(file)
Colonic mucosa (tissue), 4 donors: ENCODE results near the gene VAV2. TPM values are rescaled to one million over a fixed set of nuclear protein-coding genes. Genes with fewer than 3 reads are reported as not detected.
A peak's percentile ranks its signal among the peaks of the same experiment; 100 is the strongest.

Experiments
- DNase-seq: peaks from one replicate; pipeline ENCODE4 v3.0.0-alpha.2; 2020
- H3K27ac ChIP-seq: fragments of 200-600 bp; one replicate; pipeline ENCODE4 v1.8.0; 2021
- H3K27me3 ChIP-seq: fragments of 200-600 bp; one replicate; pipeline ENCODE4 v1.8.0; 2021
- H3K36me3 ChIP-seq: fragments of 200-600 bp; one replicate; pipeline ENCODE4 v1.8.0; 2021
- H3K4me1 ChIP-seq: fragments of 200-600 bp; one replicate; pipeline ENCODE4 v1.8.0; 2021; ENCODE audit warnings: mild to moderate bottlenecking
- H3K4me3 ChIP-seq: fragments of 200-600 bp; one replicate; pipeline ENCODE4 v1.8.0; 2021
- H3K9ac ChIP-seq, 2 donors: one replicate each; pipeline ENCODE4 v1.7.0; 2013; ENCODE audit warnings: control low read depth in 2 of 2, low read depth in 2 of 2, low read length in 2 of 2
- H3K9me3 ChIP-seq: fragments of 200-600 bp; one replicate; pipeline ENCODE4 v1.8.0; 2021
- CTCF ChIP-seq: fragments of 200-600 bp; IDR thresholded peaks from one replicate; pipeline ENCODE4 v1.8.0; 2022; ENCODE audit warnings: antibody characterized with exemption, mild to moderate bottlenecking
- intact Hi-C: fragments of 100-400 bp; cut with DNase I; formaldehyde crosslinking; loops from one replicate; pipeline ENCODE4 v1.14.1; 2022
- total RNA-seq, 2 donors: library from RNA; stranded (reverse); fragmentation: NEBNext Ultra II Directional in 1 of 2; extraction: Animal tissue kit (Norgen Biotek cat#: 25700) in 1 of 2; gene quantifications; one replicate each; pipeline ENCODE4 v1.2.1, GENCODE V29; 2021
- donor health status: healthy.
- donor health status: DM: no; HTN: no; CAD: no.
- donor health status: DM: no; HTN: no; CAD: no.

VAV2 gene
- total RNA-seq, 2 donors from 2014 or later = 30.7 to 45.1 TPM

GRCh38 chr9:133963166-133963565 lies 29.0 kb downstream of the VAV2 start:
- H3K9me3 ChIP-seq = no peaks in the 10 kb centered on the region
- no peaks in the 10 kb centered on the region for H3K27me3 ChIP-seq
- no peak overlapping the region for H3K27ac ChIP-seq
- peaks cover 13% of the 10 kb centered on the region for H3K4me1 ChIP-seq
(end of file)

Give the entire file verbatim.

Colonic mucosa (tissue), 4 donors: ENCODE results near the gene VAV2. TPM values are rescaled to one million over a fixed set of nuclear protein-coding genes. Genes with fewer than 3 reads are reported as not detected.
A peak's percentile ranks its signal among the peaks of the same experiment; 100 is the strongest.

Experiments
- DNase-seq: peaks from one replicate; pipeline ENCODE4 v3.0.0-alpha.2; 2020
- H3K27ac ChIP-seq: fragments of 200-600 bp; one replicate; pipeline ENCODE4 v1.8.0; 2021
- H3K27me3 ChIP-seq: fragments of 200-600 bp; one replicate; pipeline ENCODE4 v1.8.0; 2021
- H3K36me3 ChIP-seq: fragments of 200-600 bp; one replicate; pipeline ENCODE4 v1.8.0; 2021
- H3K4me1 ChIP-seq: fragments of 200-600 bp; one replicate; pipeline ENCODE4 v1.8.0; 2021; ENCODE audit warnings: mild to moderate bottlenecking
- H3K4me3 ChIP-seq: fragments of 200-600 bp; one replicate; pipeline ENCODE4 v1.8.0; 2021
- H3K9ac ChIP-seq, 2 donors: one replicate each; pipeline ENCODE4 v1.7.0; 2013; ENCODE audit warnings: control low read depth in 2 of 2, low read depth in 2 of 2, low read length in 2 of 2
- H3K9me3 ChIP-seq: fragments of 200-600 bp; one replicate; pipeline ENCODE4 v1.8.0; 2021
- CTCF ChIP-seq: fragments of 200-600 bp; IDR thresholded peaks from one replicate; pipeline ENCODE4 v1.8.0; 2022; ENCODE audit warnings: antibody characterized with exemption, mild to moderate bottlenecking
- intact Hi-C: fragments of 100-400 bp; cut with DNase I; formaldehyde crosslinking; loops from one replicate; pipeline ENCODE4 v1.14.1; 2022
- total RNA-seq, 2 donors: library from RNA; stranded (reverse); fragmentation: NEBNext Ultra II Directional in 1 of 2; extraction: Animal tissue kit (Norgen Biotek cat#: 25700) in 1 of 2; gene quantifications; one replicate each; pipeline ENCODE4 v1.2.1, GENCODE V29; 2021
- donor health status: healthy.
- donor health status: DM: no; HTN: no; CAD: no.
- donor health status: DM: no; HTN: no; CAD: no.

VAV2 gene
- total RNA-seq, 2 donors from 2014 or later = 30.7 to 45.1 TPM

GRCh38 chr9:133963166-133963565 lies 29.0 kb downstream of the VAV2 start:
- H3K9me3 ChIP-seq = no peaks in the 10 kb centered on the region
- no peaks in the 10 kb centered on the region for H3K27me3 ChIP-seq
- no peak overlapping the region for H3K27ac ChIP-seq
- peaks cover 13% of the 10 kb centered on the region for H3K4me1 ChIP-seq